Category Archives: Supporting Local Economies
Remember Dancing Matt? The guy who taped himself dancing around in different countries from his travels, posted the video online, and then became an instant viral sensation?
Let me refresh your memory…
7 years later and he is still dancing, traveling, and living life to the fullest. He just posted his most recent “Where the hell is Matt” video.
I dare you not to smile/dance along/love the world you live in while watching this.
We are closing in on the end of day 4 of our 15 day trip through the Best of Morocco and I am already amazed and smitten with this country and it’s people. Equally, I am impressed by the quality of learning and experiences Intrepid offers on it’s tours. I cannot imagine having a 1/100th of the experience I have had so far if I planned this trip on my own.
Here are the top 5 lessons/facts I have taken away from my experience so far (not in any particular order):
1) Moroccan history and culture is ingrained with respect for humanity and tolerance for all religions. While the country is 98% Muslim, over a thousand years of their history indicates they have always welcomed, protected, and included Judaism, Christianity and Muslim faiths in their country without war or persecution. The rest of the world could learn a lot from this country.
2) Everyone should follow the rule of the Moroccan spice of life. Indulge in 15 minutes of crazy everyday. This includes laughter, dance, celebration, etc. If you do this it will keep you happy, healthy, and wealthy.
3) Camel meat is delicious. No joke. Moroccan food in general is pretty amazing. I have indulged in olives, tangine, couscous, lentils, moroccan whiskey (aka moroccan mint tea), harira soup….
4) Moroccan man love melts my heart. I love the affection that is shown between male friends here. From the way they great each other with hugs and kisses to the dance moves they share when moved by their favorite traditional tunes.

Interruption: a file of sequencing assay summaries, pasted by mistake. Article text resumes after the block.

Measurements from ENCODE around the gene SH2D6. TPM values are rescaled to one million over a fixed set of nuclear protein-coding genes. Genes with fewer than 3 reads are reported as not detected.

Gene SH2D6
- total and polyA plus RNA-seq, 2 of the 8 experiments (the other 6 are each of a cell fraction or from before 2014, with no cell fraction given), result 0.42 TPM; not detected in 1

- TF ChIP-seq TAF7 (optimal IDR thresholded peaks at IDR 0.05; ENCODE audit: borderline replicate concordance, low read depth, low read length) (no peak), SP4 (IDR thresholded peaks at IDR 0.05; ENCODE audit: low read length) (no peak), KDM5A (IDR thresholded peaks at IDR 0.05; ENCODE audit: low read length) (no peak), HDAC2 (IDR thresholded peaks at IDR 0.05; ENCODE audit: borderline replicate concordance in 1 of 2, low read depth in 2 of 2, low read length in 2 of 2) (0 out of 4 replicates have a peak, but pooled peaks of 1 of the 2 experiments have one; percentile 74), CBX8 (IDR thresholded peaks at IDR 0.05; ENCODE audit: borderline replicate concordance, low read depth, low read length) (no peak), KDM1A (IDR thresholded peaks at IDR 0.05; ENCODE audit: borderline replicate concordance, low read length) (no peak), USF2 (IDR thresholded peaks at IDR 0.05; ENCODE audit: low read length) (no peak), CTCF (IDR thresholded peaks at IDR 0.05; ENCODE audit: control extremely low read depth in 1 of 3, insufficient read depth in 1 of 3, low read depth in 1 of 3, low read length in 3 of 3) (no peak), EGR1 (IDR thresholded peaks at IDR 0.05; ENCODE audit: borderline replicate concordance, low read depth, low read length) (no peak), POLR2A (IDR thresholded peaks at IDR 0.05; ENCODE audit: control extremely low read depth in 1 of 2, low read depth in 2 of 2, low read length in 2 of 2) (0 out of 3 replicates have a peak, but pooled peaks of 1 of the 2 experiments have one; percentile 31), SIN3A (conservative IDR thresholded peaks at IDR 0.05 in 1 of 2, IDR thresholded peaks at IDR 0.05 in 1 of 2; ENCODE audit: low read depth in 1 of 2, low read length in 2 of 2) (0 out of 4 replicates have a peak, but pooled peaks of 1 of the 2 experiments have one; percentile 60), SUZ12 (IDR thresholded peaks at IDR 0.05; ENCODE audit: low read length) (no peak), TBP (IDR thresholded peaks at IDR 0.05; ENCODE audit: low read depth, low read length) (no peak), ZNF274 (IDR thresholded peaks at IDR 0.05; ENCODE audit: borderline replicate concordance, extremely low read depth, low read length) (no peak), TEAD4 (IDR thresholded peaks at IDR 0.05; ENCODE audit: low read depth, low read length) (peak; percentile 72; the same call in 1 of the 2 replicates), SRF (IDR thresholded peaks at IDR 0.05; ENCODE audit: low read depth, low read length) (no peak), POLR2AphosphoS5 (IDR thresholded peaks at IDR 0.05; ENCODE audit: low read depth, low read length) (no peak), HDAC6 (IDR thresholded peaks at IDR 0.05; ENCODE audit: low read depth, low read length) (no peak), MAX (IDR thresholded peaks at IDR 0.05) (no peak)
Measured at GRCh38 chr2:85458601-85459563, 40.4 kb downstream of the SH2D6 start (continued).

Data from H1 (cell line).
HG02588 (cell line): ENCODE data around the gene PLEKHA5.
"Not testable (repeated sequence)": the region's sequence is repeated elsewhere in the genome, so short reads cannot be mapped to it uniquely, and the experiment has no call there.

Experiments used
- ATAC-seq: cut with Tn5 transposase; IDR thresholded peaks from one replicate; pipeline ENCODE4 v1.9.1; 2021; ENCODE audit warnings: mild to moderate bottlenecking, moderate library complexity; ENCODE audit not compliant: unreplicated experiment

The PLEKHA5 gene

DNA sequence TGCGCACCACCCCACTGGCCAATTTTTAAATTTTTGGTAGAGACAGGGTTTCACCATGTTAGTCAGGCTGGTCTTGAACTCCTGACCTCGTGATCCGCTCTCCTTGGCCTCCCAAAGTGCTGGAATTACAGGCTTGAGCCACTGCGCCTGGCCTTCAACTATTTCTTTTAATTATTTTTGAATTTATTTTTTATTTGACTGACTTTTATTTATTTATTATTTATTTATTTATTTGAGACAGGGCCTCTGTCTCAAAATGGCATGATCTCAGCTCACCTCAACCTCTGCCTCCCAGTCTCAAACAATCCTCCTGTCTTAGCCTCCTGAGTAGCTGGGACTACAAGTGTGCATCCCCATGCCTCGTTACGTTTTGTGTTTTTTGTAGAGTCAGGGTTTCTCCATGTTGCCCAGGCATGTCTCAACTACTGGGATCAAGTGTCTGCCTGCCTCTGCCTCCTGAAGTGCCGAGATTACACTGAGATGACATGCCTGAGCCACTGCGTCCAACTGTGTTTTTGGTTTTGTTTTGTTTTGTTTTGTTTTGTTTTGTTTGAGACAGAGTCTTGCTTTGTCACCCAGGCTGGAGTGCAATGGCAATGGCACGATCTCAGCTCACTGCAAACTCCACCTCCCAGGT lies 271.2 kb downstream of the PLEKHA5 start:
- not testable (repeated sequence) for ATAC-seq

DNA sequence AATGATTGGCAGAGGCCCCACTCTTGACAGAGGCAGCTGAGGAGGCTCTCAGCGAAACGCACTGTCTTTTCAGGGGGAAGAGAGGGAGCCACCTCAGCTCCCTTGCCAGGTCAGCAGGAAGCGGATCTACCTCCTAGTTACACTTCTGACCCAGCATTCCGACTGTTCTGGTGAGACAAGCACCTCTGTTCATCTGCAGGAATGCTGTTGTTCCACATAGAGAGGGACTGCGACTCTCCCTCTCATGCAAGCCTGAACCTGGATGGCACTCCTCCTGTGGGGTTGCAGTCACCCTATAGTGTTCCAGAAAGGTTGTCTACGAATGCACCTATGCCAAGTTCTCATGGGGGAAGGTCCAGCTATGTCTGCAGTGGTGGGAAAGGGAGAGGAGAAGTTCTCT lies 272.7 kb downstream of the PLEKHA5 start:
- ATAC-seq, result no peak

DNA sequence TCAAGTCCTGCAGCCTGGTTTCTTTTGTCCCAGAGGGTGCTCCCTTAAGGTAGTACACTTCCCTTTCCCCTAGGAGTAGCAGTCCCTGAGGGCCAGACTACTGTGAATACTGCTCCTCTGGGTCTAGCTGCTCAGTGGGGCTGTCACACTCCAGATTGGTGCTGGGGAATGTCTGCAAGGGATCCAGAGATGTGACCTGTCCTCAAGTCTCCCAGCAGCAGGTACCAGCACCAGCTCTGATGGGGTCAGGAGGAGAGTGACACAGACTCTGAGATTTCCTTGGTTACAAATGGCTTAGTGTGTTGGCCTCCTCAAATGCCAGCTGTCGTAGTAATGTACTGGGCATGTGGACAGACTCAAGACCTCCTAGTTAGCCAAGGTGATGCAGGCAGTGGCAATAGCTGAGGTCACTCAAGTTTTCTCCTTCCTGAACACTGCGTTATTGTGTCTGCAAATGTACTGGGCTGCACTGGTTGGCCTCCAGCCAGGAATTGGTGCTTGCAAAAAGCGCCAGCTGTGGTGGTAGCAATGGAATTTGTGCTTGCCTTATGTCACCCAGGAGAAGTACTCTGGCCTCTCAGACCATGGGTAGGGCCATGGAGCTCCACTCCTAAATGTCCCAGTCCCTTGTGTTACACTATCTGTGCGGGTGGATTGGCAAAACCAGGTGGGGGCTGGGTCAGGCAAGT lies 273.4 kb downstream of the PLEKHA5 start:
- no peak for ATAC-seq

5) Pigeon poop is the key to soft and colorful leather. Gross, but kind of fascinating.
I woke up on August 29th like any other weekday morning.
Step 1: Turn off iphone alarm.
Step 2: Put on glasses.
Step 3: Check email on phone.
Step 4: Email from Intrepid, could be interesting. I open it and it says “Dear Lizzie, Congratuations for being one of the winners…”
Step 5: WHAT???????????????
I can probably stop with the steps now. So, after seeing my name and the word congratulations in the same email, I realized this was something I should read on the big screen of… my laptop. I whip it open, and before I could open up my curious congratulatory email, my friend Lindsay starts sending me messages to the likes of “OMG!!! YOU WON!!! WHY DID IT TAKE YOU SO LONG TO WAKE UP!!!???” (please note, she lives in Canada and saw that I won on Facebook about 3 hours before I did).
As it turned out, I had entered an Intrepid Travel contest on facebook in early August. The concept of the competition was to win the ultimate adventure, where you don’t know where you are going until you get to the airport. In order to win, you had to identify the person you would want to take this ultimate adventure with and explain why you wanted to go with them in 25 words or less. So, out of 20,000 entries, my 25 words of why I wanted to take an ultimate adventure with my sister WON!
Now we fast forward to today, December 20th. My sister and I leave on our adventure in 17 days. Do we know where we are going yet? No. Do we have any hints? Kinda.
It will be entering the cooler months of the year where we are going = North of the equator? Or, very far south?